Gardener Rosemary Alexander’s spring garden is a perfect example of her ethos of blending the practical with the romantic.
Sandhill Farm House’s 1 acre garden is laid out around the pretty 17th century farmhouse and when Rosemary moved there in 2000 it provided the perfect canvas of white.
“When I first saw Sandhill’s garden, I realized that the two distinct areas, front and back, had the potential to be transformed into several different garden spaces, each with their own identity and planting,” recalls Rosemary .
Find out below how she transformed the garden and be inspired to incorporate some of her designs into your own English garden ideas.
Rosemary Alexander has been inspiring and educating gardeners for almost 40 years through the renowned The English Gardening School (opens in new tab).
The first woman to be elected a Fellow of the Society of Garden Designers (opens in new tab)Alongside her gardening career, Rosemary has developed her own home gardens.
A hands-on gardener, she readily admits the hard work and effort that goes into deciding how to plan a garden.
Using Sandhill Farm House, she drew a grid from the house and marked out different areas, each with their own character but flowing into one another as a whole. Design came first, followed by planting ideas. “Lines go on paper, but the planting plans are in my head,” she explains.
Stepping into the garden through an arch in the surrounding beech hedge, which is a good choice for fast-growing hedges, you are met with the rich carpet of shrubs, herbaceous plants, bulbs and vines in a frame of trimmed evergreens and topiary that complement the characterize the garden.
A wide gravel garden path leads along the front garden to a pretty bench with a step leading down to a wooded garden and a sunny patio at the house.
“Spring is probably the most exciting time in the front woodland garden, starting with lots of different galanthus,” explains Rosemary, a fitting inspiration for anyone wanting to know how to plant snowdrops.
The ‘snowdrops’ are followed by three different types of witch hazel, then other early spring-scented flowering shrubs such as e.g Daphne bholua Jacqueline Postill and unusual spring onions, including the dwarf Iris histrioides Lady Beatrix Stanley.”
As an expert in planting daffodil bulbs, she includes unusual varieties such as daffodil ‘beeper’.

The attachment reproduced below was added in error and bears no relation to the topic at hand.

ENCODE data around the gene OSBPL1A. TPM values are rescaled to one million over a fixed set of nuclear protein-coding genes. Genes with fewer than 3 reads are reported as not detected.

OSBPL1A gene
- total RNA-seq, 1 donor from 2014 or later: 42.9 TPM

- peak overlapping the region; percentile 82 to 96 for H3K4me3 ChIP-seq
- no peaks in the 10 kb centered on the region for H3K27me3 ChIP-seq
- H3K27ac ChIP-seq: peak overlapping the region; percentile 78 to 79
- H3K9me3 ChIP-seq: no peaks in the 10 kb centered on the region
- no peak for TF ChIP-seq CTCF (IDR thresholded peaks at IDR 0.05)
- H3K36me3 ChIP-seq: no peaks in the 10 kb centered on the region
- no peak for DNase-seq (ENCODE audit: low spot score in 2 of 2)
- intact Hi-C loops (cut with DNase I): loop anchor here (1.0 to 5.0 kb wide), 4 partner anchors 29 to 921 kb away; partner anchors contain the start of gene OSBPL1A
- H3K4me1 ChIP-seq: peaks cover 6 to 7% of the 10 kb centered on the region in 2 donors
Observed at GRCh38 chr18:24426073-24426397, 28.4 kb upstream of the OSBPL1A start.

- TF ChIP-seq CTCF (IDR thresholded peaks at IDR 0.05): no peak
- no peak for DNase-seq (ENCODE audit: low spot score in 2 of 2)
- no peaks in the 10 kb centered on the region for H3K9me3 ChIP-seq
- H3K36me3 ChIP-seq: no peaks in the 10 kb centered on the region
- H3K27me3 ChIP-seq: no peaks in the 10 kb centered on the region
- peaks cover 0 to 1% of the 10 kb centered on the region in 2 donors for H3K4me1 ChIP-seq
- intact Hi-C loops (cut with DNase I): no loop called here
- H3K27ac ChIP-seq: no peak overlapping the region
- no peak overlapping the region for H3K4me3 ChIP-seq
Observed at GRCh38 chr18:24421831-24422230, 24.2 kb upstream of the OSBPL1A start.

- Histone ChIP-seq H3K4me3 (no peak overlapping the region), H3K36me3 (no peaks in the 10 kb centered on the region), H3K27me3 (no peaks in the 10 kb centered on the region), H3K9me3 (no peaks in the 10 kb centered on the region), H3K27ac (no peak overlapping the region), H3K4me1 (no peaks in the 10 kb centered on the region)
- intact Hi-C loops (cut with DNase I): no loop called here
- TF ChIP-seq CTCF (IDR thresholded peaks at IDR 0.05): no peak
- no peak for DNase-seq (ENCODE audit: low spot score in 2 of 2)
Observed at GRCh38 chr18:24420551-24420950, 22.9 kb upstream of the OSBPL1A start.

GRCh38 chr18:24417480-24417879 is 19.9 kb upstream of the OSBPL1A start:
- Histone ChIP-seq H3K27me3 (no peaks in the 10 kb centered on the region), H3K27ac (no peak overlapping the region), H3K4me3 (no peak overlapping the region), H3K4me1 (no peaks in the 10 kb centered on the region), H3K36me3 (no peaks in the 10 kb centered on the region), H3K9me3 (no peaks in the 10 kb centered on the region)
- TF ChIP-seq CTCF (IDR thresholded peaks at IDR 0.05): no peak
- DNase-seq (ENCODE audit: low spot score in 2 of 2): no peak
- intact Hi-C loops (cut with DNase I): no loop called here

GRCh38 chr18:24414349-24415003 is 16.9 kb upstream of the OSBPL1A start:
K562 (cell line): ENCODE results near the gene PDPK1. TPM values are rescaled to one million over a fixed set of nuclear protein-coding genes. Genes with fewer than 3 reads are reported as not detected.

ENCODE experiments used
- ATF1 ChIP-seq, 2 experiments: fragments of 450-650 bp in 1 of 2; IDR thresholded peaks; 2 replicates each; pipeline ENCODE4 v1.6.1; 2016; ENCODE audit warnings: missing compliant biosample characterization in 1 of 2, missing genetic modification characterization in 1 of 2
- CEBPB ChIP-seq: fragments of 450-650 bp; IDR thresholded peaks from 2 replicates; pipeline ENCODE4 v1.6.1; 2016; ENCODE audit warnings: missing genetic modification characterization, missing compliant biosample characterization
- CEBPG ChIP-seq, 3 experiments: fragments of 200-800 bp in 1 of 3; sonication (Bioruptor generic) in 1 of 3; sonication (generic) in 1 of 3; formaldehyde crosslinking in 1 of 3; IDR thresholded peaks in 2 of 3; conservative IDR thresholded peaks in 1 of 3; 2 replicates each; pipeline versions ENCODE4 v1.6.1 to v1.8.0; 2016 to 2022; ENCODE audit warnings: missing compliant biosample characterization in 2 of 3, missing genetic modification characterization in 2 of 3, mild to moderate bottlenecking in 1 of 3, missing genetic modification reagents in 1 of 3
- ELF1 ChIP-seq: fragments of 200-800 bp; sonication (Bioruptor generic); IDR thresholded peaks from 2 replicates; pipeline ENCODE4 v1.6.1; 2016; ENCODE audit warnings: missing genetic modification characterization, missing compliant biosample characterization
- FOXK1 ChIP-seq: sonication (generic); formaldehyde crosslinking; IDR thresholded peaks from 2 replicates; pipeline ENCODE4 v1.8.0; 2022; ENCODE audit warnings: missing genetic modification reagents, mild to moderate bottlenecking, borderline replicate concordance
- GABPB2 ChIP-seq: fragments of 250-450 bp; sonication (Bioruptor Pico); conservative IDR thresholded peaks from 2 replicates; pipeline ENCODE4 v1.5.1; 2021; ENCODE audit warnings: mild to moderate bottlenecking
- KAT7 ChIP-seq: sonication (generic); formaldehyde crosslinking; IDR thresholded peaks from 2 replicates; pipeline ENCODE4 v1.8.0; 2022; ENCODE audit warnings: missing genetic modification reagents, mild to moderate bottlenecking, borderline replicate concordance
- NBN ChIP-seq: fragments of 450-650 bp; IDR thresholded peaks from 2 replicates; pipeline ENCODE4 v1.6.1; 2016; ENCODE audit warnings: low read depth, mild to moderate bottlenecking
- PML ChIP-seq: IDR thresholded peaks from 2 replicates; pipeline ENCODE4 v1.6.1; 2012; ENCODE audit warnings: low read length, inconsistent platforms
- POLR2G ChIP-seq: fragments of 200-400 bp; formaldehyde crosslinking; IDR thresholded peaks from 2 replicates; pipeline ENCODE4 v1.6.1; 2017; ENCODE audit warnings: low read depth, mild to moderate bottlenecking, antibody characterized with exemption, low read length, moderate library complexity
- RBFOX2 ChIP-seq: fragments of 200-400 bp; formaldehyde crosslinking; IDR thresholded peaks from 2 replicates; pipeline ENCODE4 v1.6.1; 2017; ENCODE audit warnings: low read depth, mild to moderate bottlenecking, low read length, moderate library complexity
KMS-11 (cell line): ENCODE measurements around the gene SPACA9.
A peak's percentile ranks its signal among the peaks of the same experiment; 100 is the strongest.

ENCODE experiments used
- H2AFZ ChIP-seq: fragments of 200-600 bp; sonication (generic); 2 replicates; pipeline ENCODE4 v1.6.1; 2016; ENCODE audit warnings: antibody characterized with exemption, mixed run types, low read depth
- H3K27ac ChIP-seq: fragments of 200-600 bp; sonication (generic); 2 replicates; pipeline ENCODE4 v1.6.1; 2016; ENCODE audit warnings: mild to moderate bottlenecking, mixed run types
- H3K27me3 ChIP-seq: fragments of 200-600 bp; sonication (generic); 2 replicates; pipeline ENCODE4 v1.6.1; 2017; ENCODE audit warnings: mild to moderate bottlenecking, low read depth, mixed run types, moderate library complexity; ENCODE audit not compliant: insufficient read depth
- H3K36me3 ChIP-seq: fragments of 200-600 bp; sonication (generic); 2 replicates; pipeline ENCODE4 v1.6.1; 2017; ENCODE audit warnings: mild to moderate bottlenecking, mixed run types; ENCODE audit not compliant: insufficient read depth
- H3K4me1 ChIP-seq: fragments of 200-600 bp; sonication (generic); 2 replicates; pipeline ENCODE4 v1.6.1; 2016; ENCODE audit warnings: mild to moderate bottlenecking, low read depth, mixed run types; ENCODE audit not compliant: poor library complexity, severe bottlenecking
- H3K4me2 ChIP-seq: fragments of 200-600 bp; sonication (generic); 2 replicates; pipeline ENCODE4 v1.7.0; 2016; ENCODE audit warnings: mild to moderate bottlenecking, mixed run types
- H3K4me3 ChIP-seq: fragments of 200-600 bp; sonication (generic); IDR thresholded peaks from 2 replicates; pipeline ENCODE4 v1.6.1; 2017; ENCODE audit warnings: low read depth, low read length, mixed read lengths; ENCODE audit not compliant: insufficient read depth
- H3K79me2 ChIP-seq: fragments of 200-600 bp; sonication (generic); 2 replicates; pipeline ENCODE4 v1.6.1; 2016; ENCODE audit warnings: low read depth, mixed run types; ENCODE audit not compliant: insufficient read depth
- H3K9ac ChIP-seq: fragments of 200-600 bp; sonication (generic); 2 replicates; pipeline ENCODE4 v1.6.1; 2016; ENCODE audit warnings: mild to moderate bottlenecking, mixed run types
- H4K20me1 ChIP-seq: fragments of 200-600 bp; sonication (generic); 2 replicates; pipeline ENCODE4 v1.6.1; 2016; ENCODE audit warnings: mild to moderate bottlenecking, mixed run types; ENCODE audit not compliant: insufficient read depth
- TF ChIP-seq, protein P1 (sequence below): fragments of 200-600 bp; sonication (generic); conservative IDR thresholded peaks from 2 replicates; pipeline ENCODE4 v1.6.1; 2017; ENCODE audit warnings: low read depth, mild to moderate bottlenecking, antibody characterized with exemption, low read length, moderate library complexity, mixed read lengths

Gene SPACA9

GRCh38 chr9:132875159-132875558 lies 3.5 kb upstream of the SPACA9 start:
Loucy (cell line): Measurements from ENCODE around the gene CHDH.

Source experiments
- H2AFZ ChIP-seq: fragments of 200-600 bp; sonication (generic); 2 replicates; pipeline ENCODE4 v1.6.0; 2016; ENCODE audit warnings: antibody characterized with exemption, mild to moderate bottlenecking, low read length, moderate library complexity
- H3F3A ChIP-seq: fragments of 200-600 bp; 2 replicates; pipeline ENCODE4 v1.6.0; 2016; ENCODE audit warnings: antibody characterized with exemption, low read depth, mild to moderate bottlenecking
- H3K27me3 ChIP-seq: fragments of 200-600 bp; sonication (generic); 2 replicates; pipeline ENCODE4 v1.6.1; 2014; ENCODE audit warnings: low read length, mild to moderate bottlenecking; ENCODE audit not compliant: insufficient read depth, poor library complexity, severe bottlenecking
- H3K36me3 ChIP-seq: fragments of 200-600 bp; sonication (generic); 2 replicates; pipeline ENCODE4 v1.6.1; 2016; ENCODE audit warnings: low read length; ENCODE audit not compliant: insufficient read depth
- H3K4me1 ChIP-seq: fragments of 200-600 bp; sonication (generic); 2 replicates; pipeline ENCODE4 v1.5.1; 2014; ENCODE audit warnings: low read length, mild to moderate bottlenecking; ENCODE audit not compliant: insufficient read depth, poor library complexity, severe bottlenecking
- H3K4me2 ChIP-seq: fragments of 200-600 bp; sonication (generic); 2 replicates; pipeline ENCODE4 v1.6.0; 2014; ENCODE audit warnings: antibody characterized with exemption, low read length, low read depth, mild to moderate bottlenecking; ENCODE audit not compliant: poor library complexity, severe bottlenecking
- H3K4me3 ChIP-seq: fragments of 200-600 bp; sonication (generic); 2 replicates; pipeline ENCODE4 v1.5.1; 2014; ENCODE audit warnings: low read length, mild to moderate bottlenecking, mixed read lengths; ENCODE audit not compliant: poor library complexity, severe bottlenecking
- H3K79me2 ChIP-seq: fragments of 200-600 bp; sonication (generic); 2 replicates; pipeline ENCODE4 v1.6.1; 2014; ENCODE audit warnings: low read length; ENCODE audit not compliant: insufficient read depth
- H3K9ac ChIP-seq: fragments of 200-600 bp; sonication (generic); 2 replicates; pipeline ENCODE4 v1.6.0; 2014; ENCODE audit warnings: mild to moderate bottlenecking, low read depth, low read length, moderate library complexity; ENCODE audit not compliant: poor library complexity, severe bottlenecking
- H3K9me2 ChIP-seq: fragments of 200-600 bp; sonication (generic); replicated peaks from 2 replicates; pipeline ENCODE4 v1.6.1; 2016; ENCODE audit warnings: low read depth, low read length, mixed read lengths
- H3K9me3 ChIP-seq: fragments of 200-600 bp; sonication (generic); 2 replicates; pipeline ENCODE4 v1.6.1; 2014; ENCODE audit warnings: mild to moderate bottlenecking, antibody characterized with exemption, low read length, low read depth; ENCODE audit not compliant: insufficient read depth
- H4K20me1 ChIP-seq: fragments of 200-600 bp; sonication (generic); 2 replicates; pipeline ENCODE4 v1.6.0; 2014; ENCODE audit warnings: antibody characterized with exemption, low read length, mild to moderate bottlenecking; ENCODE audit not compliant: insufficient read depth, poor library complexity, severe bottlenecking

Gravel paths meander through the forest that creates the illusion of vastness thanks to the clever design of raised bed ideas and hill contours, cherry tree canopies and other deciduous trees underplanted with rare and beautiful plants.
Seats are placed to absorb the atmospheric scenery and no space is wasted, with carefully selected communities of woodland plants intertwining in a deceptively casual look.
Other notable plants include graceful magnolias with long-lasting, clear pink flowers that are among the best trees for front gardens, fragrant winter hazel, along with an array of underplantings of bergenias, hellebores, pulmonarias, hostas and Brunera macrophylla ‘JackFrost’. It’s a lesson on how to plant a flower bed.
A shrub that stands out most of the year – and is one of the best winter plants for pots and borders Cornus sanguinea “Midwinter Fire”.
“We prune the leafy stems back to about half their height in early May so their leafless red stems will brighten the front yard for next year. Underplanted with snowdrops for the beginning of the year, the copper colored fern follows Dryopteris Erythrosoraand for later in the year the purple bloomed Liriope muscari‘ explains Rosemary.
The wide path that leads visitors to the patio and front door is punctuated by neatly trimmed generous evergreen box spheres and a green and white themed border, which is an inspirational idea when considering garden color schemes.
The planting in the entrance area should make visitors look good all year round and therefore includes some front garden ideas. “We use a heavy mulch in January that highlights the topiarized structural shrubs – Phillyrea angustifolia and Taxus baccata ‘Fastigiata’ – supported by a serpentine clipped low box hedge and clipped box spheres,” explains Rosemary.
“Helleborus looks good amongst the topiary shrubs in this light shade and offers a springtime backdrop to the white Narcissus triandrus ‘Thalia’ and tulip ‘Spring Green,’ which we replenish annually,” says Rosemary.
In the back garden, which is full of north-facing garden ideas, the design includes a number of spaces including a vegetable garden, dining patio, borders and lawn.
“The sunny and open back garden comes into its own in summer, so in spring we focus on the double borders on each side of the main path and use several hundred lily-flowered tulip bulbs, including ‘Ballerina’ and ‘Merlot’. ‘ says Rosemary.
In the back garden, she uses strategically placed pots for ongoing spring color. “That means we can change them up based on fashion and mood,” says Rosemary.
General interest flows and continues to be tweaked from season to season, with new plans always afoot.
Rosemary’s energy and enthusiasm seems boundless, her love of plants contagious, and she continues to put what she teaches into practice, inspiring visitors and students alike.